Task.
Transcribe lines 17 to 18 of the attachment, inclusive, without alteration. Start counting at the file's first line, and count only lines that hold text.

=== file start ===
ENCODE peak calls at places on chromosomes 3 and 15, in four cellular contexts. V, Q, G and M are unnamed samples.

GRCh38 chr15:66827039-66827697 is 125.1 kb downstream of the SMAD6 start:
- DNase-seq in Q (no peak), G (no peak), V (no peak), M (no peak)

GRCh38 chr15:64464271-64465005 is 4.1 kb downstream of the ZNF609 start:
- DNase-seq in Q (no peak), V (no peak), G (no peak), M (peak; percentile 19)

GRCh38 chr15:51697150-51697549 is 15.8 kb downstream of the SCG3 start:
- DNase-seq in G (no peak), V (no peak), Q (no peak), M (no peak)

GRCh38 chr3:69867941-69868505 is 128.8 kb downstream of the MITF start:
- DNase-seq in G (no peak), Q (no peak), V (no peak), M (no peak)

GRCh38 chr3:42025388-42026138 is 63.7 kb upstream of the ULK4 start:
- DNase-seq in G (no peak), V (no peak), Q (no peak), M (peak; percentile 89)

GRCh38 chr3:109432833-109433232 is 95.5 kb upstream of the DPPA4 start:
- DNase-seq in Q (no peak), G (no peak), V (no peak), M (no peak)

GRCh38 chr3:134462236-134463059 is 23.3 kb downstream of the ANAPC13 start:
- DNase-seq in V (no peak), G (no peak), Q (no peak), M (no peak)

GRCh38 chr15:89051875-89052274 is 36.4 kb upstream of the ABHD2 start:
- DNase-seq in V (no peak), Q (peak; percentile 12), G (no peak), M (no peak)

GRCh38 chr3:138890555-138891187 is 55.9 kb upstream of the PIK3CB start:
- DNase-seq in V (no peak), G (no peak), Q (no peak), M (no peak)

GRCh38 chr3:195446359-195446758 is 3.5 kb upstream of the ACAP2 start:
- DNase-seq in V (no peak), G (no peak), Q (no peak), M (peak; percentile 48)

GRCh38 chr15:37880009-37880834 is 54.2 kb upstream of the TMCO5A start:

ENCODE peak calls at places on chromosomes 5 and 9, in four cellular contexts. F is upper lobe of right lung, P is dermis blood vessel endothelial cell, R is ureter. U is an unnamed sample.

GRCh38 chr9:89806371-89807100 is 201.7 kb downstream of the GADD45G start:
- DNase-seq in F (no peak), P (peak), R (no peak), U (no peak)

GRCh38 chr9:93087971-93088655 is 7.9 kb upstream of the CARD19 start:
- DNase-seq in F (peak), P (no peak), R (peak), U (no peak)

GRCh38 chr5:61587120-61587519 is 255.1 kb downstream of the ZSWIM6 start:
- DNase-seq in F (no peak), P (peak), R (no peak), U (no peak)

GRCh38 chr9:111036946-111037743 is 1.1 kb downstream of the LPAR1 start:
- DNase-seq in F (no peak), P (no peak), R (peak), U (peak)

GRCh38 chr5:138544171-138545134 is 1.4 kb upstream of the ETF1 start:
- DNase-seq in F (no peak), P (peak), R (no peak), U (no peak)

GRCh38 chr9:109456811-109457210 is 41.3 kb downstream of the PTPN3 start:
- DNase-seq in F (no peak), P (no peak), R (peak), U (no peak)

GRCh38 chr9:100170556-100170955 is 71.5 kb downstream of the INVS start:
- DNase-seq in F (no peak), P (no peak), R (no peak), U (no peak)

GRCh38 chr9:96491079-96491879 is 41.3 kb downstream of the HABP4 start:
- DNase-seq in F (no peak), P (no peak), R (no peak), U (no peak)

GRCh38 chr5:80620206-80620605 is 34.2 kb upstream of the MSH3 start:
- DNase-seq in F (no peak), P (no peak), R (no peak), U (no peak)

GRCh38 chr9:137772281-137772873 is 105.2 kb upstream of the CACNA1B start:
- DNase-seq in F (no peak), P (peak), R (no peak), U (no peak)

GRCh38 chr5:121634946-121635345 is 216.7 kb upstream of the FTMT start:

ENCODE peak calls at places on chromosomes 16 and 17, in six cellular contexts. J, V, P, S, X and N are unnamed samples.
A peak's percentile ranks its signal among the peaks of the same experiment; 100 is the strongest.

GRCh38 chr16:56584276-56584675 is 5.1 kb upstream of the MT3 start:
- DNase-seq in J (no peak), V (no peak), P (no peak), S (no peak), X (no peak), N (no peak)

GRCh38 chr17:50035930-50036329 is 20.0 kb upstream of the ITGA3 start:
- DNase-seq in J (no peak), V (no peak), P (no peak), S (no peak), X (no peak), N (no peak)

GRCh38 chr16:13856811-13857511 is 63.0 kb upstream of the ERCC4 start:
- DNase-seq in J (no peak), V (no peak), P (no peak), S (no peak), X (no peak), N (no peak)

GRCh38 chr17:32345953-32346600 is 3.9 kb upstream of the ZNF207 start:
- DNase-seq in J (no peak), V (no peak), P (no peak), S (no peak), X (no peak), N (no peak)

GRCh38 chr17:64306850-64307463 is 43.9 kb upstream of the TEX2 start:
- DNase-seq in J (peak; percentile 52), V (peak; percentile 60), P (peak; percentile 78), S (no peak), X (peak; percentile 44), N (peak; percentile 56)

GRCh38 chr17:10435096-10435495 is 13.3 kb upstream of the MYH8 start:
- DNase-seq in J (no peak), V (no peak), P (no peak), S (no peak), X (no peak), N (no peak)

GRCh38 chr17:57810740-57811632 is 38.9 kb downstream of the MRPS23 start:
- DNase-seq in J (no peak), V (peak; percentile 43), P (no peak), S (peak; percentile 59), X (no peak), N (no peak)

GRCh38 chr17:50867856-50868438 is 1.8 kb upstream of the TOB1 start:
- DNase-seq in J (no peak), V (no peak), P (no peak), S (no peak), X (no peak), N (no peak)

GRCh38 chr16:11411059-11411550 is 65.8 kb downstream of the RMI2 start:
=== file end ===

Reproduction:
- DNase-seq in V (no peak), Q (peak; percentile 12), G (no peak), M (no peak)

GRCh38 chr3:138890555-138891187 is 55.9 kb upstream of the PIK3CB start: